In one embodiment, the preauthorization information (128 in FIG. 2A, and 136 in FIG. 2B) does not include the actual transaction amount. The processing service 104 can perform the preauthorization based on a likely transaction amount.

FIG. 3 shows a block diagram of the check processing service 104 that can process various check transactions of the present disclosure via the communication link 114. As herein, the service 104 can interact with the clearing house (not shown in FIG. 3) via the communication link 116.

On one embodiment, the check processing service 104 includes the preauthorization component 112 that is functionally linked to an interface component 140 and a database 142. The interface component 140 can facilitate communication with the user (not shown) and/or the clearing house (not shown). In one embodiment, the interface component 140 can facilitate communication with the user to obtain information that can be used to perform the preauthorization. For example, such information can be obtained when a customer or an attendant swipes a card through a POS device prior to dispensing of goods or service. Such information can include a merchant identifier and checking account information that allow estimation of a likely purchase amount.

In one embodiment, the database 142 can facilitate the preauthorization process by, for example, storing information about previous transactions involving the merchant and/or the card. For example, if the merchant is a gas station, then previous transactions can provide some indication (e.g., an average or a range) of a likely purchase amount. In one embodiment, a likely purchase amount can be further refined by also considering previous transactions involving a given card at a given gas station.

In one embodiment, previous transaction information may not be needed to estimate a likely transaction amount. For example, a likely transaction amount may be based simply on the type of commerce the merchant in involved in. So for gas stations, for example, a likely amount of $50 may be assigned, and the preauthorization can be based on that amount.

One can see that there are a number of different ways in which a likely transaction amount can be estimated. Thus, various examples described herein should not be understood as limiting the scope of the present disclosure.

FIG. 4 shows one embodiment of a process 150 that can be performed by the check processing service 104 of FIG. 3. In a process block 152, the service receives first information about a check transaction, where the first information does not include an actual transaction amount. In a process block 154, preauthorization is performed based on the first information. In one embodiment, the preauthorization is performed without placing a hold on a fund in an account associated with the check transaction. In one embodiment, the process 150 performs the process blocks 152 and 154 prior to dispensing of goods or service by the merchant.

In a process block 156, the process 150 performs subsequent operation(s) associated with the transaction based on the result of the preauthorization. Such operation(s) can include declining or allowing continuation of the transaction. If the transaction is allowed to continue, such operations can further include obtaining of the actual transaction and authorizing the check transaction for that actual amount.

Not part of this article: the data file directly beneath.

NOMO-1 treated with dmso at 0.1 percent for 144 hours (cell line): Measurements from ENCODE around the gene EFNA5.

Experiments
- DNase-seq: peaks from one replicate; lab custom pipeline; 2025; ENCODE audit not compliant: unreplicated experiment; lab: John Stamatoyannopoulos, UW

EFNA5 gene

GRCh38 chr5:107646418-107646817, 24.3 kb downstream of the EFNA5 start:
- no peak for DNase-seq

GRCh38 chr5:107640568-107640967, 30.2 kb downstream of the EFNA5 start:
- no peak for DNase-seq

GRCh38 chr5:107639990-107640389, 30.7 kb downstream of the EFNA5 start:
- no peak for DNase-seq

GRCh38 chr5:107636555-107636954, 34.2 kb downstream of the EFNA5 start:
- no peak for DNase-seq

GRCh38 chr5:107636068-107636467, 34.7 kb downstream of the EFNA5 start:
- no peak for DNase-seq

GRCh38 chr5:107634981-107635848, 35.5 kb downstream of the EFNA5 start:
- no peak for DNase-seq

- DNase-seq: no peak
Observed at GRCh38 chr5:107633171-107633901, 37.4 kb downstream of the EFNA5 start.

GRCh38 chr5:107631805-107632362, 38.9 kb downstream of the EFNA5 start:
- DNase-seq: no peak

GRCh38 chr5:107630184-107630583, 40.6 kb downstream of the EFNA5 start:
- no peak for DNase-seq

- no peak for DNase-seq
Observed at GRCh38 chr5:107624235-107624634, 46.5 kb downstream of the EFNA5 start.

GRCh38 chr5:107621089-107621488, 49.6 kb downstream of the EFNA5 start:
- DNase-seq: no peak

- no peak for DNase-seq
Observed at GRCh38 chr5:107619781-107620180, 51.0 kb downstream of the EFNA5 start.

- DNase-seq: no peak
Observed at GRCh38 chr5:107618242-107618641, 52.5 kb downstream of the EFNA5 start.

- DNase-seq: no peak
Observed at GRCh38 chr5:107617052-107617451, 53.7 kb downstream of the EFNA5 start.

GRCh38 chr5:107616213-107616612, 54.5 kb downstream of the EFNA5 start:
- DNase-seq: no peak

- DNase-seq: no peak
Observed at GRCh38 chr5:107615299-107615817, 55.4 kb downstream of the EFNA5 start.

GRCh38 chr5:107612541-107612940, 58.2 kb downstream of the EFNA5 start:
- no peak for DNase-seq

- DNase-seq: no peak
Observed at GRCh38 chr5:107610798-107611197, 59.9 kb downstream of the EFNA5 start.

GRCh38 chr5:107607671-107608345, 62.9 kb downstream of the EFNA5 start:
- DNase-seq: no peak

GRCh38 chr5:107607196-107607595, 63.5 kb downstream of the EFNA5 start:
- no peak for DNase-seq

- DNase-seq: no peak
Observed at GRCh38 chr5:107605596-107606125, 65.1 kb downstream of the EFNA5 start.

FIG. 5 shows one embodiment of a process 160 configured to perform preauthorization of a check transaction based on a likely transaction amount. Such transaction, if preauthorized, can be allowed to continue and be processed subsequently based on the actual transaction amount.

In a process block 162, information about a check transaction is received. Typically, such information is transmitted by a merchant at the initial stage of the transaction (for example, prior to dispensing of goods or service). Thus in some embodiments, the information in the process block 162 does not include the actual transaction amount.

In a process block 164, preauthorization is performed for a likely transaction amount without placing a hold on an account (for example, a checking account) for the likely transaction amount. In a decision block 166, the process 160 determines whether the transaction should be declined based on the preauthorization. If the answer is “Yes,” the transaction is declined in a process block 168. If the answer is “No,” the transaction is allowed to continue in a process block 170.

In a process block 172, information that includes the actual transaction amount is received (for example, after dispensing of the goods or service). In a process block 174, authorization can be performed based on the actual transaction amount. As described herein by way of examples, such authorization based on the actual amount, and following the preauthorization based on the likely amount, can be performed in a number of different ways.

FIG. 6 shows one embodiment of a process 180 configured to perform preauthorization of a check transaction based on information about a check transaction prior to dispensing of goods or service. Such transaction, if preauthorized, can be allowed to continue and be processed subsequently based on information obtained after dispensing of goods or service.

In a process block 182, first information about a check transaction is received prior to dispensing of goods or service by a merchant. In a process block 184, preauthorization is performed based on the first information without placing a hold on an account (for example, a checking account). In a decision block 186, the process 180 determines whether the transaction should be declined based on the preauthorization. If the answer is “Yes,” the transaction is declined in a process block 188. If the answer is “No,” the transaction is allowed to continue in a process block 190.